Monday, January 19, 2009

The MOU Coup

By Le Moineau
First Draft
18 January 2009
Updated 19 January 2009
Article 61

Realism vs Ideology in US-Israeli Relations

One of the oddest events of the Gaza war was the media fanfare around the 16 January US-Israeli Memorandum of Understanding. While various efforts across the globe were searching for a ceasefire, Israeli Foreign Minister Tzipi Livni made a surprise visit to Washington to sign an agreement with US Secretary of State Condoleezza Rice that seeks to prevent arms smuggling into Gaza.
Since the idea was proposed earlier by President George Bush, there is no surprise in the content of the memo. Rather, it is the message behind the event that is intriguing, and there are three strong messages that one can read.

1. Divide and Rule
Rice appears to be using the divisions within the Israeli polity to push Washington's agenda through Livni. The Israeli leadership is not unified. There are at least three heads to the government and the war on Hamas: Prime Minister Ehud Olmert, Defense Minister Ehud Barak and Foreign Minister and Vice Premier Livni. The Israeli media has been rather open about the discord between them, such as in this recent Haaretz article, where Barak's push for an early ceasefire is 'blasted' by Olmert, accusing his defense minister of 'lacking national responsibility'.
By calling Livni to Washington, Rice is signaling the US has picked her to implement their plans, while not-so-subtly telling Barak and Olmert off. It would not be the first time the US works at the level of the foreign ministries to skirt reluctant or defiant politicians.

2. Acquiesce and Trumpet
In turn, by going to Washington Livni is signaling her acquiescence to her US-assigned role. It also implies her commitment to deliver, unlike Barak (who 'bears heavy responsibility' for scuttling Clinton's Camp David in 2000) or Olmert (who carries the mantle for the 2006 failure). In a way, it is Livni's revenge after Olmert prevented her from participating in the UN Security Council Resolution 1701 deliberations that ended the Lebanon 2006 war, this time explicitly expressing her eagerness to cooperate with Washington for the world to see. Her association with the US, she also hopes, will boost her standing in the polls, as Kadima still trails Likud. In return to stooping to the US, she wishes to be perceived at home as the one who ends Hamas's rocket launches while getting international backing for it. Ending the Gaza war with a 'sustainable and durable' plan in hand might polish her can-do persona and increase her credibility in time for the February elections. The MOU photo-ops will probably be a highlight in her electoral campaign.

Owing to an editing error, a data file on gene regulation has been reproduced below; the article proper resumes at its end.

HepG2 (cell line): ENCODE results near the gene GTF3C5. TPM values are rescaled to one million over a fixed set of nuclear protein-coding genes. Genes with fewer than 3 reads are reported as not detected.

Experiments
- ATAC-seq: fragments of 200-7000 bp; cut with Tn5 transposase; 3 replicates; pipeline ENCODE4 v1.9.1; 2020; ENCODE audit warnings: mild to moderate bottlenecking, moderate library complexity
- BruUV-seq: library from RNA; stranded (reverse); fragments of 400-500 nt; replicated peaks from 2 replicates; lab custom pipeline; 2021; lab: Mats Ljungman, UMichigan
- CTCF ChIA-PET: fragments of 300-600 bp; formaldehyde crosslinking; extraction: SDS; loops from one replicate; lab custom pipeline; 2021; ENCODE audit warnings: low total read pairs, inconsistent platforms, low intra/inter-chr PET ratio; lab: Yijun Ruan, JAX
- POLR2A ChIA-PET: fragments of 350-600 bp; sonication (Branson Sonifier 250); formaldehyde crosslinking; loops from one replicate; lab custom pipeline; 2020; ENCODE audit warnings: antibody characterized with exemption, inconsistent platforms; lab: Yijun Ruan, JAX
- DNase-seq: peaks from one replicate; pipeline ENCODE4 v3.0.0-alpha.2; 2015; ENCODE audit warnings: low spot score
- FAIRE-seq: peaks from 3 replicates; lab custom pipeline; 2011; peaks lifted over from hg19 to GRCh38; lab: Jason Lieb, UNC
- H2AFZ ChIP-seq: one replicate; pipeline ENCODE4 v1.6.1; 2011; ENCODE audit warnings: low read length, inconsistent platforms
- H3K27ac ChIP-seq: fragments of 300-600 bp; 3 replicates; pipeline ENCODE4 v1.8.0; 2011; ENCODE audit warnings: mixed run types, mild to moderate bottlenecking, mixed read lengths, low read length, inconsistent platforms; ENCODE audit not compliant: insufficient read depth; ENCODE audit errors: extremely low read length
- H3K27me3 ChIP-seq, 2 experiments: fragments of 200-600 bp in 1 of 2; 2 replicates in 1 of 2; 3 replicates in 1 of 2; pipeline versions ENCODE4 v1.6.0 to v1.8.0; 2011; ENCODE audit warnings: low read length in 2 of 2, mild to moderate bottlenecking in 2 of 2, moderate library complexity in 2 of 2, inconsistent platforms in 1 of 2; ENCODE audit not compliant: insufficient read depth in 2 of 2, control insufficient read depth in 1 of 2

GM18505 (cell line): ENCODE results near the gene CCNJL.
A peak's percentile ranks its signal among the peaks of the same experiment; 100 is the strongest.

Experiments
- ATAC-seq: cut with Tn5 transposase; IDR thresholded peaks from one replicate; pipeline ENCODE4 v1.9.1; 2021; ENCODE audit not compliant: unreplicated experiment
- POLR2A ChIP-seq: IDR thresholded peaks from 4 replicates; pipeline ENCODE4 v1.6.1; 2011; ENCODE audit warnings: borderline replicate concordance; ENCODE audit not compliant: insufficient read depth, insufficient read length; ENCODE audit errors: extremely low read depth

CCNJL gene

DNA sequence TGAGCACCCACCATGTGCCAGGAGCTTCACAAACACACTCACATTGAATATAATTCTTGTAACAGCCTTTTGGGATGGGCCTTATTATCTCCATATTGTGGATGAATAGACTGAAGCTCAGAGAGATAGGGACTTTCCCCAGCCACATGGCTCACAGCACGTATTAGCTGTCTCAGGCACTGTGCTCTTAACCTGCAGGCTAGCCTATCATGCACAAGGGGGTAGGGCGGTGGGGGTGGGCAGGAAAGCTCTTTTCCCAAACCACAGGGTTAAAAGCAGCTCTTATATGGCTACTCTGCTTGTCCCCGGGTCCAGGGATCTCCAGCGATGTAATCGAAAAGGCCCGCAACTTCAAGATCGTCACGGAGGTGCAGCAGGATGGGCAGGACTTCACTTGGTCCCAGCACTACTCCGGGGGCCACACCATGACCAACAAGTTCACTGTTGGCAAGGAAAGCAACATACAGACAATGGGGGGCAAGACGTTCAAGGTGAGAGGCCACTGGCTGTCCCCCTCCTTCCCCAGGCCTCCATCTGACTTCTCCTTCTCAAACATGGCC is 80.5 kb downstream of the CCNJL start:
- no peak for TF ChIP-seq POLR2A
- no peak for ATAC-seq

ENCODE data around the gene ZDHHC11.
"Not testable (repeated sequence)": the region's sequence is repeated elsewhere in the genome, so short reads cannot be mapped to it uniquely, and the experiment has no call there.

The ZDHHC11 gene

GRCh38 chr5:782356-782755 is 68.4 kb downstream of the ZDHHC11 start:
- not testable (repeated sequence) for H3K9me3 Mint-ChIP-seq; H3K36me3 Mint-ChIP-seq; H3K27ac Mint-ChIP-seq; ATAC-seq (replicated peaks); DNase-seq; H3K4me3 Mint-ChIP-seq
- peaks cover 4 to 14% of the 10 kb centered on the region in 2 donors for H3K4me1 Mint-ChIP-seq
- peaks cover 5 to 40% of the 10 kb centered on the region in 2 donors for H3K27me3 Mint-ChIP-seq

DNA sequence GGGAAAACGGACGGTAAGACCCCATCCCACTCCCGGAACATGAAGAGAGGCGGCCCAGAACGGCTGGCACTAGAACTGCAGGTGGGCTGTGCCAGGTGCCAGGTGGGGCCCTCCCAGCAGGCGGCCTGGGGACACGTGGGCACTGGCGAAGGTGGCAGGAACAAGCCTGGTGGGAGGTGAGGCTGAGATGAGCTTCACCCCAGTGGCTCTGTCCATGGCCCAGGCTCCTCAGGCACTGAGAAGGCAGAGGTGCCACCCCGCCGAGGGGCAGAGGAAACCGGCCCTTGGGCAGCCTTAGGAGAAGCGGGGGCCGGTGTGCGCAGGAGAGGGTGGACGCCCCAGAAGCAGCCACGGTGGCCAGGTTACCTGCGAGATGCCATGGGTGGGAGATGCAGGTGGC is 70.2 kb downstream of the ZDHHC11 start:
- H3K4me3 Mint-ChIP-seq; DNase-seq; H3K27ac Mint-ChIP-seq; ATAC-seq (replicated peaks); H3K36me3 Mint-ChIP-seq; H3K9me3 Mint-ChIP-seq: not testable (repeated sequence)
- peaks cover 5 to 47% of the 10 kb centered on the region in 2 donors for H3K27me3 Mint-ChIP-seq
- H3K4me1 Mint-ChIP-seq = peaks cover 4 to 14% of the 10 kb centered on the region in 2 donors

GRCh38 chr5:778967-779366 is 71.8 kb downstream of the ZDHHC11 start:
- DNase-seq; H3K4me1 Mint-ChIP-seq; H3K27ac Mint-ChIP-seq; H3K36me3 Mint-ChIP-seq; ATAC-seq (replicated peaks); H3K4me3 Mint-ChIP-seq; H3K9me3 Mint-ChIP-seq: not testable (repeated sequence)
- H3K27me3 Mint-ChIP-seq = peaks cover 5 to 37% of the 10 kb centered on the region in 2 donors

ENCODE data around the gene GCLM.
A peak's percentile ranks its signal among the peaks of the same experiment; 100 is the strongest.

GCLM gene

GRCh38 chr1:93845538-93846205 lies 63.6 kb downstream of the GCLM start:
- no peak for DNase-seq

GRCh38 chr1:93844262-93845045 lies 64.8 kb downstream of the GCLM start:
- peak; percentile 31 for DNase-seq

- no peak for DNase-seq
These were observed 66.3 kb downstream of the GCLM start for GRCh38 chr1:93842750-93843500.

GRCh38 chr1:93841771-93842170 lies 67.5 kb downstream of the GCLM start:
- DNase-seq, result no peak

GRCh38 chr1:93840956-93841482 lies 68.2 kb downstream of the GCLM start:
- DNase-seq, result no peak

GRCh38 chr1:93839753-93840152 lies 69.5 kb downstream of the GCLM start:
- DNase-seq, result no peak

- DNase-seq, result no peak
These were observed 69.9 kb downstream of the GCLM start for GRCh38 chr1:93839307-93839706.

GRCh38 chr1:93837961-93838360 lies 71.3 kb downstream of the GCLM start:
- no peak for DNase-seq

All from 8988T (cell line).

Said differently, Livni wishes to use her close ties with Washington to improve her image at home to win the elections, and push for the US-sponsored peace agenda.

3. Coup and Recoup
Importantly, the core of the MOU introduces Nato patrols to the frontiers of Gaza--in line with the recommendations of US realists such as Zbigniew Brzezinski and Brent Scowcroft, Obama national security adviser designate James Jones and, arguably, Martin Indyk. While the MOU does not discuss Israeli withdrawal as a condition for a 'sustainable and durable' ceasefire, it actively involves the US and its 'regional and Nato partners' in monitoring the borders.
The introduction of the US military and Nato into the language of the solution is a significant first. We cannot underestimate how deeply it goes counter to years of Likud resistance, Barak's dilly-dallying and neoconservative outright rejection. By signing the MOU, Livni delivers a coup against her electoral rivals while moving closer to the American-sponsored two-state solution involving international troops (including possibly placing US troops in the Golan). Whether she succeeds in derailing years of Israeli ideological intransigence against US pressure remains the question: Can Livni recoup her gains once and if elected in order to go through with the plan for a 'new' Israel?
Chances are very slim. The mere thought of facing two veteran politicos such as Barak and Netanyahu--there are strange rumors of power-sharing--bode ill for Livni's ability to succeed. This uphill battle is one of the reasons she will increasingly lean on Washington for leverage. Even if the new administration dispatches Israeli darlings Dennis Ross and Indyk to pressure their old pal Barak to cooperate with Livni, without a major downgrade of his 'chauvinistic' mischief (or Netanyahu's US congressional weight), the plan is doomed. Driven by staunch ideology, Livni's rivals may go to deeper extremes (Qana 1996, for example) to yet again ensure the demise of the Pax Americana.
Yes, the stakes are that high, and Rice is still steaming about it.


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